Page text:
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Bob Ryan

They're sitting pretty

Email|Print|Single Page| Text size + By Bob Ryan
Globe Columnist / May 9, 2008

They have no nickname and no clever ESPN promo. They just happen to be four pros who saved a playoff game for the Boston Celtics.

Three are cagey vets with a cumulative 38 NBA seasons of experience and the fourth is an inspirational young man who plays every game as if he's been asked to save the entire city from enslavement. Without them, well, who knows? It might have been disastrous. Instead, the Celtics eventually walked off all smiley last night after an 89-73 Game 2 conquest of the Cleveland Cavaliers.

"We gave our starters a break," said Sam Cassell. "Our starters' energy level wasn't there at the beginning of the game."

Facts are facts. The Boston bench altered the course of the game. The Celtics were trailing, 17-9, when Doc Rivers made his first substitution, Leon Powe for Kendrick Perkins. It was 21-9 when he inserted Cassell and James Posey for Rajon Rondo and Ray Allen. A little more than a minute later, P.J. Brown replaced Kevin Garnett, by which time Cassell already had started the Celtics on the way back with a foul line jumper 10 seconds after entering the game, followed by a pair of free throws by Powe, who hustled downcourt to take a nice feed from Paul Pierce.

By the time Doc saw fit to make a second-quarter sub, the Cleveland lead was down to 1 at 27-26. Posey almost immediately poke-checked the ball away from the struggling LeBron James at midcourt and turned that into a sneakaway dunk for Boston's first lead. It would be tied at 30 on a Wally Szczerbiak 3-pointer, but the momentum shift was thorough and irreversible. The Celtics were in control, eventually leading by as many as 24 (86-62) in the final quarter.

But to know what really happened in this game, you had to dial it all the way back to that fateful stretch when the Celtics' second unit turned the game in Boston's favor. The Boston subs outscored the Cleveland starters, 26-18 (to go with 12 rebounds and 4 assists), but that was only part of the story.

"The second unit gave us energy and effort," said Rivers. "Everybody wants to start off the game well, but I thought we started off flat. We just didn't have great energy to start the game. The second unit saw that. They saw it in timeouts when we talked about it. They came out and did it. No adjustments. We didn't make a defensive adjustment. We just got to places quicker, faster, and better."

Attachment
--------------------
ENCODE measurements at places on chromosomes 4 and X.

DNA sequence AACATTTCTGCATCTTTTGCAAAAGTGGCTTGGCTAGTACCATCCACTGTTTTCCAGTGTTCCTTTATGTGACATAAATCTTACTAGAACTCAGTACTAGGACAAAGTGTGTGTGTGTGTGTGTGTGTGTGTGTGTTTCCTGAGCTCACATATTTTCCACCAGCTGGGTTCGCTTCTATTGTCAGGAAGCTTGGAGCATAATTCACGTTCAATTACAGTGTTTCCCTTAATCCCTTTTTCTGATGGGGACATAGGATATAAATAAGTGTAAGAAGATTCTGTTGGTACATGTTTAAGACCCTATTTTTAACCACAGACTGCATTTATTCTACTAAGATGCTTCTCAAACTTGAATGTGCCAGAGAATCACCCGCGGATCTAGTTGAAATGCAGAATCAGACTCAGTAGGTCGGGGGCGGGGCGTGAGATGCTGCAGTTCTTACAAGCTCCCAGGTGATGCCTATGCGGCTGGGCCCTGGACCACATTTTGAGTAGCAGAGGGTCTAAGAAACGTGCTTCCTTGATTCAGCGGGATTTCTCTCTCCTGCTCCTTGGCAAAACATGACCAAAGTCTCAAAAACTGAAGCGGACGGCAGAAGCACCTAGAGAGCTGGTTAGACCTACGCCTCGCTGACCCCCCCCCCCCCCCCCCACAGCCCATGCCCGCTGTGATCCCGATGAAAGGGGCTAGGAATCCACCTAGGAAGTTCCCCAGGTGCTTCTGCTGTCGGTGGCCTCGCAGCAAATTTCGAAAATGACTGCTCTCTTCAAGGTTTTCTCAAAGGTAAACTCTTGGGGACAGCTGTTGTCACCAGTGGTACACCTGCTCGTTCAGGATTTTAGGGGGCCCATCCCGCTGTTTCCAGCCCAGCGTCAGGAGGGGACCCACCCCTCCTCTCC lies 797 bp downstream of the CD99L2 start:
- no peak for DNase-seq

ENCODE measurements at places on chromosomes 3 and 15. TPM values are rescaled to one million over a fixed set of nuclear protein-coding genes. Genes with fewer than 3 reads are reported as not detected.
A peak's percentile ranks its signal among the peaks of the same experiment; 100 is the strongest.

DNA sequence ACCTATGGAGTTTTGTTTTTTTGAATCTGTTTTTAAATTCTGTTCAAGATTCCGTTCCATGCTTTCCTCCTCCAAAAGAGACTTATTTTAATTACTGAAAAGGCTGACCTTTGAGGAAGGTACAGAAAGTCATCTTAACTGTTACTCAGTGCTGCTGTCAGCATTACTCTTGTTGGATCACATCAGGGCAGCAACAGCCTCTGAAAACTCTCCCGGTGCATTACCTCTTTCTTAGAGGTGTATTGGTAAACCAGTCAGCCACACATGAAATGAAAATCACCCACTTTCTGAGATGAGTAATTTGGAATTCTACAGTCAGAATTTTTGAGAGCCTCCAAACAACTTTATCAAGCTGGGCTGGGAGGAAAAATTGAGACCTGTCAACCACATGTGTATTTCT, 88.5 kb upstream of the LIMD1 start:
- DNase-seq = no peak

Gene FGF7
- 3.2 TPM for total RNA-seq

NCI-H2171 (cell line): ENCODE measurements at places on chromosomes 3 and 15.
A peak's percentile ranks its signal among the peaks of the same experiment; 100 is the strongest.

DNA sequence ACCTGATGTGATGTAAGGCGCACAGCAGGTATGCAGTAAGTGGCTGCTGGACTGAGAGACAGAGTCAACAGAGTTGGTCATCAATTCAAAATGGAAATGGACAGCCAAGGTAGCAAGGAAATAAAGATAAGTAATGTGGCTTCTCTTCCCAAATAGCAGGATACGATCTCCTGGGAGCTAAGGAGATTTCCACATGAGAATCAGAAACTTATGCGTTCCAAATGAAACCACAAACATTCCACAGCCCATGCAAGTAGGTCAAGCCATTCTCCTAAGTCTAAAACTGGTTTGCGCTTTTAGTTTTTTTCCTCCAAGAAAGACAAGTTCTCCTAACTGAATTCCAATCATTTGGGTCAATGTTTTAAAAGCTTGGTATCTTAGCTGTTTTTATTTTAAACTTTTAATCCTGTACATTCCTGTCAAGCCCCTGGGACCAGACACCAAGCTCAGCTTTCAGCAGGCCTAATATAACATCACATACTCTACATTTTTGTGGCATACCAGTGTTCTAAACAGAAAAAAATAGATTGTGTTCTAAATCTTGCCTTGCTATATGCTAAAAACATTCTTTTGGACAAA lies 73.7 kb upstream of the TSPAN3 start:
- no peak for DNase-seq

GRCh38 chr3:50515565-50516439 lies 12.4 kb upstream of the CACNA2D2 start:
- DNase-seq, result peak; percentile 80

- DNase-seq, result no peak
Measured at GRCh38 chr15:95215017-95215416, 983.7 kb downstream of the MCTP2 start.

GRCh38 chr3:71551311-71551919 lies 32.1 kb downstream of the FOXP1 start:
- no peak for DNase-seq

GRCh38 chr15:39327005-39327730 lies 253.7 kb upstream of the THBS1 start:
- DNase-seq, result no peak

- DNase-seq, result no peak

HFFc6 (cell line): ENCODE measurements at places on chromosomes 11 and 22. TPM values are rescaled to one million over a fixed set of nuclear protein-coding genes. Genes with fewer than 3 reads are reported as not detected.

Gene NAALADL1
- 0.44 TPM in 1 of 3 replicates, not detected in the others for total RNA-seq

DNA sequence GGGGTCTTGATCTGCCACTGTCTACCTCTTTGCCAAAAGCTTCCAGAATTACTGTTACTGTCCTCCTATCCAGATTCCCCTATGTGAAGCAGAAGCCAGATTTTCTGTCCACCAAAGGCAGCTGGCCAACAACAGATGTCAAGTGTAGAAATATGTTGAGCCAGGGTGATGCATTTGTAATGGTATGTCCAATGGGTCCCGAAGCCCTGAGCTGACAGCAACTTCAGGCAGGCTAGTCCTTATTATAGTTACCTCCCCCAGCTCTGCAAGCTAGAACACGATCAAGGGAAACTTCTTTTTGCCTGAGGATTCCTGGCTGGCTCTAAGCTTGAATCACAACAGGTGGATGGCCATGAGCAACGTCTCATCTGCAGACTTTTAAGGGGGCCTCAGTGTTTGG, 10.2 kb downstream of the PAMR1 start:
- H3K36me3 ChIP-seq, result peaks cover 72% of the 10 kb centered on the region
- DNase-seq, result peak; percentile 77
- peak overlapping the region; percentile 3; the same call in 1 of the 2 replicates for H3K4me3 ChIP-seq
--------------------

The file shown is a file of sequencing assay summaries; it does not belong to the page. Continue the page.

"I thought the bench was a real key to why we got the lead and kept the lead," agreed Pierce.

"In the beginning, they were playing with more energy than we were," observed the 6-foot-11-inch Brown, a 38-year-old frontcourt soldier. "They were desperate. They didn't want to go down, 2-0. They were playing with more intensity."

"Our job is to go in there and make something happen," explained Powe, an earnest young man who has transformed himself from someone you hope won't hurt the team during his time on the floor to a very positive force who often upgrades the situation enormously.

Powe is listed at 6-8, which may be a bit generous. Whatever his true size, he is a fierce inside competitor who backs down from no one, not even a mountain of a man such as Zydrunas Ilgauskas, the amazing 7-3 Cleveland center with the soft outside touch and the hulking defensive presence.

Powe was relatively quiet in Game 1, but the second-year kid from Cal was a major force last evening, submitting 9 of his 11 points and six of his seven rebounds during a vital 15-minute stint in the first half. This is nothing we haven't been seeing again and again the past two months, but this was a playoff game, and that speaks for itself.

There is nothing fancy or sophisticated in what Leon Powe does. He's just an aggressive post man who simply comes to play.

"I just try to be efficient in the time I have," he said. "When they call my name, I try to give 110 percent."

Next up: Posey. Way back in the middle of the season, Pat Riley told the Boston media that Posey would really start asserting himself when the playoffs arrived. Last night was Exhibit A. The 10-year vet was a two-way force, harassing LeBron while scoring a pair of baskets as the Celtics were making up the 12-point deficit.

"I enjoy playing with Pose," said Brown. "He's a savvy vet. He doesn't have the quickest feet, but he knows how to stay in front of LeBron, and I think he's getting under his skin a little bit. He's a great teammate."

"Right now it's just play hard or go home," Posey shrugged. "We're playing hard. We've just got to keep it up."

Sam Cassell is, well, Sam Cassell. As previously noted, it took Sam all of 10 seconds to find the basket. That was the beginning of a run that would last for the rest of the half. That's right. Once Sam entered the game in place of Rondo, he played the remaining 15 minutes of the half, scoring 9 points, the last 2 of which came on a drive that beat the halftime buzzer by a 10th of a second.

"I've played against him for a long time," said Brown. "Big Shot Sam. He's hurt my teams in the playoffs. He just loves the game, and he knows what it's all about. He and Pose are the only two here who have been to the mountaintop."

As for P.J. himself, the big guy pulled down two rebounds, did what he had to do on defense, and even scored a pair of baskets. "I'm just trying to stay ready," he said. "I don't get a heads-up if I'm going to play. It's all free-flowing and random.

"I've just got to be ready when my name is called."

They all were, and that's a major reason the Celtics will head to Cleveland up, two games to none.

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